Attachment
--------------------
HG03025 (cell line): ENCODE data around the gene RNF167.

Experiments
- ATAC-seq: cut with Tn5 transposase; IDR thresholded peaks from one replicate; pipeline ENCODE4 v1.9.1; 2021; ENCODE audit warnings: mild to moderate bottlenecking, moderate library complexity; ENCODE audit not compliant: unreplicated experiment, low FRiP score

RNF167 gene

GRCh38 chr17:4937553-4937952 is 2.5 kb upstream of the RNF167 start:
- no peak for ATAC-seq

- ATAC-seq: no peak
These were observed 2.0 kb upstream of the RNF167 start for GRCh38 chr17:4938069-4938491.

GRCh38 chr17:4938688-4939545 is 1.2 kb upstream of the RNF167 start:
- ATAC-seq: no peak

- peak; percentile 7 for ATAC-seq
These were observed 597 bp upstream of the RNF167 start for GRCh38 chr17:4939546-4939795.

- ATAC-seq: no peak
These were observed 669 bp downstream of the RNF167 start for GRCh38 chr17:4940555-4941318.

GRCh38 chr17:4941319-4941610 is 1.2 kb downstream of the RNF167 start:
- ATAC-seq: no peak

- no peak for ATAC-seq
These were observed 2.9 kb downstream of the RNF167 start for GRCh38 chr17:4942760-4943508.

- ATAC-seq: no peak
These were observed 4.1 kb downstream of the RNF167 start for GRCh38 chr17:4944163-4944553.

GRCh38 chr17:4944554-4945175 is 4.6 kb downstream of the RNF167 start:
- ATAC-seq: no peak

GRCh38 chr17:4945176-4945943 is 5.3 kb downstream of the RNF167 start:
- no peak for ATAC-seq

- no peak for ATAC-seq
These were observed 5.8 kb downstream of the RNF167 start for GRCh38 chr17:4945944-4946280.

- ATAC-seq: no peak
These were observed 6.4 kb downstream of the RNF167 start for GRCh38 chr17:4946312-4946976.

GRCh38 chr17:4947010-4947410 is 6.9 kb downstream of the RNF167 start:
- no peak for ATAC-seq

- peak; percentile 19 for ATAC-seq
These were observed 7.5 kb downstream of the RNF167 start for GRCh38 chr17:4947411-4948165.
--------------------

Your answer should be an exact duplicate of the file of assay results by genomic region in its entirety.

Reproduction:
HG03025 (cell line): ENCODE data around the gene RNF167.

Experiments
- ATAC-seq: cut with Tn5 transposase; IDR thresholded peaks from one replicate; pipeline ENCODE4 v1.9.1; 2021; ENCODE audit warnings: mild to moderate bottlenecking, moderate library complexity; ENCODE audit not compliant: unreplicated experiment, low FRiP score

RNF167 gene

GRCh38 chr17:4937553-4937952 is 2.5 kb upstream of the RNF167 start:
- no peak for ATAC-seq

- ATAC-seq: no peak
These were observed 2.0 kb upstream of the RNF167 start for GRCh38 chr17:4938069-4938491.

GRCh38 chr17:4938688-4939545 is 1.2 kb upstream of the RNF167 start:
- ATAC-seq: no peak

- peak; percentile 7 for ATAC-seq
These were observed 597 bp upstream of the RNF167 start for GRCh38 chr17:4939546-4939795.

- ATAC-seq: no peak
These were observed 669 bp downstream of the RNF167 start for GRCh38 chr17:4940555-4941318.

GRCh38 chr17:4941319-4941610 is 1.2 kb downstream of the RNF167 start:
- ATAC-seq: no peak

- no peak for ATAC-seq
These were observed 2.9 kb downstream of the RNF167 start for GRCh38 chr17:4942760-4943508.

- ATAC-seq: no peak
These were observed 4.1 kb downstream of the RNF167 start for GRCh38 chr17:4944163-4944553.

GRCh38 chr17:4944554-4945175 is 4.6 kb downstream of the RNF167 start:
- ATAC-seq: no peak

GRCh38 chr17:4945176-4945943 is 5.3 kb downstream of the RNF167 start:
- no peak for ATAC-seq

- no peak for ATAC-seq
These were observed 5.8 kb downstream of the RNF167 start for GRCh38 chr17:4945944-4946280.

- ATAC-seq: no peak
These were observed 6.4 kb downstream of the RNF167 start for GRCh38 chr17:4946312-4946976.

GRCh38 chr17:4947010-4947410 is 6.9 kb downstream of the RNF167 start:
- no peak for ATAC-seq

- peak; percentile 19 for ATAC-seq
These were observed 7.5 kb downstream of the RNF167 start for GRCh38 chr17:4947411-4948165.